How strange this story all ends! Joseph is a type of Christ; his brothers represent a perishing world coming to Christ, seeking the bread of life. It also brings out the two works of grace. For when they went to Egypt the first time, they saw Joseph as a great ruler, and they got their sacks full of corn. When they went to Egypt the second time they knew Joseph, then, as their brother, and they got several wagonloads of corn, and honey, and the good things of the land. So it is with the young convert. He sees Jesus Christ as the Ruler of the world, but when he is sanctified wholly he sees Jesus as his Elder Brother.
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THE DECEITFULNESS OF PRIDE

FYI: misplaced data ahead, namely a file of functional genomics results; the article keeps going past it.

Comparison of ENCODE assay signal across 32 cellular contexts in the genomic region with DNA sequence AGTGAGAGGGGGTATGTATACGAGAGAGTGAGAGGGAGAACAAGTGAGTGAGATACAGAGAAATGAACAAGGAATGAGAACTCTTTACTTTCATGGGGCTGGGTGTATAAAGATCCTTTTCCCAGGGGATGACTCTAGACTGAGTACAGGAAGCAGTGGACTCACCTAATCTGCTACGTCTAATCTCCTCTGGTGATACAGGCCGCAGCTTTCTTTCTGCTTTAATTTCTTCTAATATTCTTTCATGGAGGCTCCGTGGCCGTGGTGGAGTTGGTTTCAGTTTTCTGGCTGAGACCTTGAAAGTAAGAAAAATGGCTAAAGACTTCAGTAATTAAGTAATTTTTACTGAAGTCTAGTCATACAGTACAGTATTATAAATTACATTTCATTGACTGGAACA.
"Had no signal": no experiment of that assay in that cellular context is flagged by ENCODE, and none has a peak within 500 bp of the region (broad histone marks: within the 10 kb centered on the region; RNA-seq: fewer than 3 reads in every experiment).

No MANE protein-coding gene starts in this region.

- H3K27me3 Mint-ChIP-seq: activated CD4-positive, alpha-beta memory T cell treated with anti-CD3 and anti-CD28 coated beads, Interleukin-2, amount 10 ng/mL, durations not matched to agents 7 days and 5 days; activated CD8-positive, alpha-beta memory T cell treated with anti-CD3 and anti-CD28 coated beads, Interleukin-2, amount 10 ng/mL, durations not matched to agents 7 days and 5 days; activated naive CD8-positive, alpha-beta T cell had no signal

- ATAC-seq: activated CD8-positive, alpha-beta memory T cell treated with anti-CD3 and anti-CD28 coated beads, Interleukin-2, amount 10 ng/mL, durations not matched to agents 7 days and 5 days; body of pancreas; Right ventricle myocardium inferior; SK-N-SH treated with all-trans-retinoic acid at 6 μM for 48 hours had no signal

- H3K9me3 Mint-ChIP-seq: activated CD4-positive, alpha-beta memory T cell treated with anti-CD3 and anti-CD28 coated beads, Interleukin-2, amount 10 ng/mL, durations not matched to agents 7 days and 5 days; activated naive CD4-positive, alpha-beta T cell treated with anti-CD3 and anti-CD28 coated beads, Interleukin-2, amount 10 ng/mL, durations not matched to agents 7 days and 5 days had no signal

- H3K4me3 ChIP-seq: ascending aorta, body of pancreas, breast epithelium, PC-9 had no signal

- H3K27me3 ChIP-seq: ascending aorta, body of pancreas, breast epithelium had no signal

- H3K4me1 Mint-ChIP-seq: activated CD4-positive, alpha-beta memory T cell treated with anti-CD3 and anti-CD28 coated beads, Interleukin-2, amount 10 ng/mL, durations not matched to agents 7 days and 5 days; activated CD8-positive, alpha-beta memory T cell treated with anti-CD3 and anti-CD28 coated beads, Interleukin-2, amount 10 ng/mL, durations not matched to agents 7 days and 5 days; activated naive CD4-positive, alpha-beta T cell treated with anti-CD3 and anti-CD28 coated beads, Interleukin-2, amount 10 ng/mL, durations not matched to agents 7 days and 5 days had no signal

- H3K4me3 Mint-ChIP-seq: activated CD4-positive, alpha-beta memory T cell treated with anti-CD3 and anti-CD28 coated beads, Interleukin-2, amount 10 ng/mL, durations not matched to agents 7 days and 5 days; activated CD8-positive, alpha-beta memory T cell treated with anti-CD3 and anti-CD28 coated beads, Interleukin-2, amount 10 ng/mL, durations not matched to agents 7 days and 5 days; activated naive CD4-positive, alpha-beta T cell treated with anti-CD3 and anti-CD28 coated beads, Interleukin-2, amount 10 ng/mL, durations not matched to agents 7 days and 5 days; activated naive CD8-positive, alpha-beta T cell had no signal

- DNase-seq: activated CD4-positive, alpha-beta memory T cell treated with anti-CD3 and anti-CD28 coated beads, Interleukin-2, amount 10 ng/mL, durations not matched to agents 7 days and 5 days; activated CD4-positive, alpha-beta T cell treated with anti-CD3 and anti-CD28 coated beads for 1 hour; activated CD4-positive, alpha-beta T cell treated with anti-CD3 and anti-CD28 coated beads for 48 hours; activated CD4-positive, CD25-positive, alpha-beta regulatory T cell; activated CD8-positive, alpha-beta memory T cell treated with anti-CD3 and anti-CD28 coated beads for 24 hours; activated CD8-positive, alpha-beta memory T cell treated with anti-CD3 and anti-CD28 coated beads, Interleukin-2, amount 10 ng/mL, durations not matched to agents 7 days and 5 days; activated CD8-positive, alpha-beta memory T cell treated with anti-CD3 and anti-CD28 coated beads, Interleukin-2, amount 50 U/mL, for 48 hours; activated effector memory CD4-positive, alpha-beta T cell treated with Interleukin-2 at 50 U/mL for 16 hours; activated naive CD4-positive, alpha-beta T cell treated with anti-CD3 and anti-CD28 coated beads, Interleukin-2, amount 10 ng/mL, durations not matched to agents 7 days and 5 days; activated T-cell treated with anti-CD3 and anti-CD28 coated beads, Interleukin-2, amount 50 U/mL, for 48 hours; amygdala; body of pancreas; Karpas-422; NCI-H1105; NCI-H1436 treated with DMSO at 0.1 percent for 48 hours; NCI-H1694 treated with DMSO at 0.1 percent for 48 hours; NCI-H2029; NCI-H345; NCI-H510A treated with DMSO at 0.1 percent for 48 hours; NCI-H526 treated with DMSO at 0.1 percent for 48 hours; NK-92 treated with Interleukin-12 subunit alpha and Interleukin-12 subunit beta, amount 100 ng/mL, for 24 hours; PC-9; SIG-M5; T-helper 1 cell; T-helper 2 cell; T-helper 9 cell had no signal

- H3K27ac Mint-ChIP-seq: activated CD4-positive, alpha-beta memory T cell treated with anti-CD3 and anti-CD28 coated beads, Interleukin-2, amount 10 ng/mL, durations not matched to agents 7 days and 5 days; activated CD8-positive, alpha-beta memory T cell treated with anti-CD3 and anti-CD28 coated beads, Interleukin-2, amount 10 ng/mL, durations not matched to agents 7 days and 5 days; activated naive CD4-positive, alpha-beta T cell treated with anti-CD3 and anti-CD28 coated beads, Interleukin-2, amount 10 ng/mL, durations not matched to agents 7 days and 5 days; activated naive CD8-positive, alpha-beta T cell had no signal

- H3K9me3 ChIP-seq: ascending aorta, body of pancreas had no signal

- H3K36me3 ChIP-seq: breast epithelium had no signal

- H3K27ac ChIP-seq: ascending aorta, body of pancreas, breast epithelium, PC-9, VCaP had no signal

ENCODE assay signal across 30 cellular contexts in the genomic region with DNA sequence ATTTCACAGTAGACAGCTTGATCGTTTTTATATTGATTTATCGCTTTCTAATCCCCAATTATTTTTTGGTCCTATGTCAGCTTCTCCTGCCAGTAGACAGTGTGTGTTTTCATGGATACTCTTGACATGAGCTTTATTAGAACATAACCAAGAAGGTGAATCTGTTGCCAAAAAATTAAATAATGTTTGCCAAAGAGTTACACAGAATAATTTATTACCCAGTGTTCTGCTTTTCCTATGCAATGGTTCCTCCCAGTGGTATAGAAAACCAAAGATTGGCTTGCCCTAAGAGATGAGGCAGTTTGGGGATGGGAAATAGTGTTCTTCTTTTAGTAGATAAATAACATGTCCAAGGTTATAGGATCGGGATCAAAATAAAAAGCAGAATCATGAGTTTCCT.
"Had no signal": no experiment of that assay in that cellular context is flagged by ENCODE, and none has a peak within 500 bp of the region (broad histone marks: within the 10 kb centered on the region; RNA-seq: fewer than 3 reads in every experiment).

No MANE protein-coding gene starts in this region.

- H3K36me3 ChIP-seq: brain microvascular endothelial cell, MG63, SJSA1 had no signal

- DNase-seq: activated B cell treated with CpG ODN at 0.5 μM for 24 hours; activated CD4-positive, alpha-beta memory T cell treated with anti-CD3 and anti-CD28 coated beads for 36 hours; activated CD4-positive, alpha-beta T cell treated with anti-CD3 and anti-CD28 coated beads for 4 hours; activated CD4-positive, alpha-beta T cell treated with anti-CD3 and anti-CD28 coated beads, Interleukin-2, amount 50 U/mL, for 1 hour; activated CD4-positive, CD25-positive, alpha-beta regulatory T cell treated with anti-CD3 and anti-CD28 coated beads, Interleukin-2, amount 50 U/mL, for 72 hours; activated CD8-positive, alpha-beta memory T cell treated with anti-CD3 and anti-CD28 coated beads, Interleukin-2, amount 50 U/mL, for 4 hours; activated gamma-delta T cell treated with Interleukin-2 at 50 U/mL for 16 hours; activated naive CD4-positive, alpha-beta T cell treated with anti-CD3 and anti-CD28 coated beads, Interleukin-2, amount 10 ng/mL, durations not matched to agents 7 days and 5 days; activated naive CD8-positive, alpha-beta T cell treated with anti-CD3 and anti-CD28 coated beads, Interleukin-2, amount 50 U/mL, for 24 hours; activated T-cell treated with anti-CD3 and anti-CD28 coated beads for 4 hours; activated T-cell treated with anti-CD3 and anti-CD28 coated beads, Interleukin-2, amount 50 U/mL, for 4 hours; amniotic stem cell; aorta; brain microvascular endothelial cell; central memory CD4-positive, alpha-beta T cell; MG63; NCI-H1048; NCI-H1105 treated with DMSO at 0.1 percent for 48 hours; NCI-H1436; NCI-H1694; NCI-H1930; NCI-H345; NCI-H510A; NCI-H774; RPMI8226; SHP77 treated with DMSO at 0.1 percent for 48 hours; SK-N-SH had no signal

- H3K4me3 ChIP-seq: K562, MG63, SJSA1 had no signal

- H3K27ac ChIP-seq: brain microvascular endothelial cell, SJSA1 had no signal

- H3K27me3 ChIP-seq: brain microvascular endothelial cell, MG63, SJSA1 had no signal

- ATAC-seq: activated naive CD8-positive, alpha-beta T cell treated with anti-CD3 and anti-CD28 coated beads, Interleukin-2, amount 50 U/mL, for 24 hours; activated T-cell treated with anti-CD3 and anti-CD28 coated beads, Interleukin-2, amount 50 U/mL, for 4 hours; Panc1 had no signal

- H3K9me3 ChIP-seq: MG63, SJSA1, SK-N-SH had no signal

The reader will remember that the wise man said, “Pride goeth before destruction, and an haughty spirit before a fall.” We have noticed that when a man gets on a tailor-made suit of clothes that is supposed to be all wool, he begins to puff, and strut, and swagger, and grin, and smile. Any man could see at a glance that the man is laboring under a delusion. He thinks that he is wearing new clothes, and he is too dull to know that he is wearing secondhand goods. He tells you that his suit is all wool, and tailor-made, and he doesn’t seem to remember that the old wether wore that wool all last year, and never thought of taking the “swell head” once. But the gentleman threw that old sheep on the scaffold and sheared the wool off his back and made himself a suit of clothes. Today he has a bad case of the “swell head” because his clothes are all wool. Shame on a man that will take the wool off a sheep’s back and put it on his own back, and take a bad case of the “swaggers,” and seems to forget that his clothes are secondhand.